Updates from June, 2017 Toggle Comment Threads | Keyboard Shortcuts

  • Kate 22:36 on 2017/06/27 Permalink | Reply  

    Police shot a man dead Tuesday in the Village. The incident will be investigated.

    Update: Reactions and commentary, given that the man was black and police were unable to subdue a man in his late fifties, distraught but armed only with a couple of screwdrivers, without shooting him dead.

    Second update: The Journal says the man was due to be evicted from his apartment because of his erratic behaviour, disturbing other tenants and nearly causing fires on two occasions.

    The Gazette lists a number of other notorious incidents in which police killed men almost certainly at grips with serious, untreated mental illness.

     
    • Blork 10:00 on 2017/06/28 Permalink

      Interesting case. The report said they tried using a taser, and then tried using plastic bullets, and both failed to subdue the man. It shows that when someone is in a state of rage, less lethal methods might not be enough. (I’m thinking of the people who seem to be under the impression that a zap with a taser is all that’s ever needed.)

    • thomas 11:13 on 2017/06/28 Permalink

      There was a murder on that street a few years ago. It is a favourite haunt of drug users.

  • Kate 07:59 on 2017/06/27 Permalink | Reply  

    Media are now focusing on people unhappy about the new supervised injection sites.

     
    • Bill Binns 12:02 on 2017/06/27 Permalink

      Hmm, imagine that. People living in social housing across the street are leading the way in opposing this. Not rich “neoliberal” gentrifiers but good old, salt of the earth workin’ folks. Won’t somebody think of the narrative?!

    • rue david 13:17 on 2017/06/27 Permalink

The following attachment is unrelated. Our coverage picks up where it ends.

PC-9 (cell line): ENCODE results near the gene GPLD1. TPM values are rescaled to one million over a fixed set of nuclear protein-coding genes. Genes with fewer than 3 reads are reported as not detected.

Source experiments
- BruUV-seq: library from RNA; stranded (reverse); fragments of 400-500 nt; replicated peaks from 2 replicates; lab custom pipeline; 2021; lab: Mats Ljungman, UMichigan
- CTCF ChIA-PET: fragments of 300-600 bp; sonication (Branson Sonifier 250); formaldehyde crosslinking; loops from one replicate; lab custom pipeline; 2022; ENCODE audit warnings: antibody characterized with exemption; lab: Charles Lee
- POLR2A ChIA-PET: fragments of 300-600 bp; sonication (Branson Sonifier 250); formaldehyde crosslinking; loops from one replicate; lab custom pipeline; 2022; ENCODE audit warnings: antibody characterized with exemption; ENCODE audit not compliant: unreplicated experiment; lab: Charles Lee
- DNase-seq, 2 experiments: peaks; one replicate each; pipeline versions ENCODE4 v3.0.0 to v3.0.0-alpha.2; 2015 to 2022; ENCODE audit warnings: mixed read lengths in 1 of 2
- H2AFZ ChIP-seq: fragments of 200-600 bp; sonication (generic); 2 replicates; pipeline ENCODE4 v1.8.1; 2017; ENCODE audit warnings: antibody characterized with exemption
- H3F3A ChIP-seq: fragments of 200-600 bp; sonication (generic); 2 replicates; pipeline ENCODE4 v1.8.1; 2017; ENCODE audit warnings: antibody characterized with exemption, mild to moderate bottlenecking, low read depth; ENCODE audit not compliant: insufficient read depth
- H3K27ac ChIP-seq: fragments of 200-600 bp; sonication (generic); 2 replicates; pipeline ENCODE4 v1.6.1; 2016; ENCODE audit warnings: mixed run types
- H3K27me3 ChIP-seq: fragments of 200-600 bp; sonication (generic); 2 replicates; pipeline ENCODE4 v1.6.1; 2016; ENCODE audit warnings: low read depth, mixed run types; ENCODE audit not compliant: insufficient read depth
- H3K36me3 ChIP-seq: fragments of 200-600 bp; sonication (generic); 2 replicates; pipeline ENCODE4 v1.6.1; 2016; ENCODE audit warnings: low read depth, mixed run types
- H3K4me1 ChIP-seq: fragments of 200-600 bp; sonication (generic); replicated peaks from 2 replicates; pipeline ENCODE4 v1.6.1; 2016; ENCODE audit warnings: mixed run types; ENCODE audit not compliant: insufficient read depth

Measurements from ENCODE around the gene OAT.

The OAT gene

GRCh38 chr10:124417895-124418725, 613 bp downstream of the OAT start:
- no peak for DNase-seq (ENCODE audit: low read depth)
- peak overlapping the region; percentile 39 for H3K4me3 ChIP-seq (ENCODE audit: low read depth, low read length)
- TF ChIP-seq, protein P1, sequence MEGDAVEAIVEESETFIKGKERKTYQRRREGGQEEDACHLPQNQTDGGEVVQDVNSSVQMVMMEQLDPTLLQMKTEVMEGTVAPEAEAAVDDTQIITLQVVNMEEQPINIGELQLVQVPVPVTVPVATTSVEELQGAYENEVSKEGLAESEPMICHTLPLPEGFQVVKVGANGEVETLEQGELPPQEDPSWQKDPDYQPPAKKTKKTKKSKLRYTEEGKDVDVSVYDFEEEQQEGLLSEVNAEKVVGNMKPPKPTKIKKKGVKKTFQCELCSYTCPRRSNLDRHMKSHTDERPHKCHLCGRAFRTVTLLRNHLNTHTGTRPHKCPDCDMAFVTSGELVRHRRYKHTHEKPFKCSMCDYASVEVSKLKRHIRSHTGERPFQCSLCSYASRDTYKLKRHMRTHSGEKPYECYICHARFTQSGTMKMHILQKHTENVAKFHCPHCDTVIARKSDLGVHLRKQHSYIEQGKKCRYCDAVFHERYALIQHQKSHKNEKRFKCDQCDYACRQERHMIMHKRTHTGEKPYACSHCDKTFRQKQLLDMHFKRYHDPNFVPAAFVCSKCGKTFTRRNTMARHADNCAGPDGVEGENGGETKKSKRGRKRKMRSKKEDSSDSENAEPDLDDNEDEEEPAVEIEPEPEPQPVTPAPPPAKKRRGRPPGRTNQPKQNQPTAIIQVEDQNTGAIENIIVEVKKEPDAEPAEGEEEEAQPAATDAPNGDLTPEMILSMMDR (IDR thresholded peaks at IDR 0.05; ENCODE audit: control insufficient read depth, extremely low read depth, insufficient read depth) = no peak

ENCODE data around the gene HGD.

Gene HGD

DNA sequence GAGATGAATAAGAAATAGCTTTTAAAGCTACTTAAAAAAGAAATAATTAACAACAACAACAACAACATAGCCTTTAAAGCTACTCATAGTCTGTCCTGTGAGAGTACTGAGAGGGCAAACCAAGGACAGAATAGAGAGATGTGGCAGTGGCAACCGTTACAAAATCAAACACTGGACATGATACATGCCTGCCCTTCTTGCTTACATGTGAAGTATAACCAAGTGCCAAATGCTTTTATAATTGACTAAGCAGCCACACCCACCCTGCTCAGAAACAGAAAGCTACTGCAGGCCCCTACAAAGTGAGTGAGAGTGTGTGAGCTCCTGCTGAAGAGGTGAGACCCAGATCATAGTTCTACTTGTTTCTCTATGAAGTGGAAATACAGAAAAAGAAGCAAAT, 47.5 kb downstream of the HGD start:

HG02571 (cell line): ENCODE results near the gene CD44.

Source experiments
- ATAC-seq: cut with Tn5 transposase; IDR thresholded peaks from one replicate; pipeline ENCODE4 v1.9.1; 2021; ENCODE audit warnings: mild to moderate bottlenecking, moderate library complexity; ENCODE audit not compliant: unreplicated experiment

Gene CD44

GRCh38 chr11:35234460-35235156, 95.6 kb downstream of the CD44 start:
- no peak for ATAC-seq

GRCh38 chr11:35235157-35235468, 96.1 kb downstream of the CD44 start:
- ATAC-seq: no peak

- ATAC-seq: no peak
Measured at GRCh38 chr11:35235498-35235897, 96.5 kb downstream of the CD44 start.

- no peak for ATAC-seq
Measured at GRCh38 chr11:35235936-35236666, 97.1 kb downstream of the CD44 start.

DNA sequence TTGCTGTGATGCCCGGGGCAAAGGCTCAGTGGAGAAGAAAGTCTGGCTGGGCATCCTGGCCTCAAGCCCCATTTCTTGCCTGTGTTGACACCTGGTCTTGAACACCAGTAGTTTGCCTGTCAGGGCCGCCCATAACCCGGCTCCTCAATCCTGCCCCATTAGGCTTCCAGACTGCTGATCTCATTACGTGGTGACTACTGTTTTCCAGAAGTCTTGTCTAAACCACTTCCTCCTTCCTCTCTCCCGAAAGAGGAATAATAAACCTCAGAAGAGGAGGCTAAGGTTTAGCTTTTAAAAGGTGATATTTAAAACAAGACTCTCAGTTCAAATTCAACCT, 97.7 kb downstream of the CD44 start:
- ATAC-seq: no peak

the narrative is that safe injection sites save lives and reduce the costs and refuse inflicted upon the community and society. focusing on the people that don’t like them without making clear the government’s reasoning and the data behind it does speak to a certain attitude.

    • Viviane 14:11 on 2017/06/27 Permalink

      There’s going to be an adjustment period, for sure. Not all drug users are immediately comfortable using these sites. From a CBC article about a proposed injection site in Ottawa:

      “But Noftall said there will be a period of adjustment for users. The first time he went in to use the drug injection site in Vancouver, he was so nervous he ran out, he said.

      ‘It’s going to take addicts time to get comfortable,’ he said. ‘It took me three attempts to get myself familiar with the staff and trust the nurses.'”

    • Ephraim 14:57 on 2017/06/27 Permalink

      My experience with CACTUS, the last thing they want is for you to call the cops. They want to handle it swiftly themselves. If the man had contacted them immediately, they would have been outside immediately to help the person and explain the use of the injection site and keep them from injecting around the neighbourhood.

      That’s the point… that they don’t. It will take a bit of time until they can trust that it’s a safe space inside, rather than think they can do it on the street in the area. In fact, they may need to prove that outside ISN’T a safe space and require people to come in. But you can’t really station a policeman outside, that will scare people off.

      I’m sure that CACTUS will quickly contact the residents and hand out a phone number to reach out when they see something. They want it as clean as possible.

  • Kate 01:16 on 2017/06/27 Permalink | Reply  

    Parade organizers have explained and apologized for the now notorious float. A Le Devoir op-ed writer has some relevant remarks, agreeing with me it was up to the directors to foresee a problem with the effect made by the float.

    The New York Times picks up the story.

     
  • Kate 00:49 on 2017/06/27 Permalink | Reply  

    Quebec and Ottawa both made big promises Monday to put millions into preserving the St. Lawrence. Curious this comes at the same time as Ottawa is proposing to open parts of soi‑disant protected areas in the “marine protected area” where the river meets the sea to oil and gas exploration.

     
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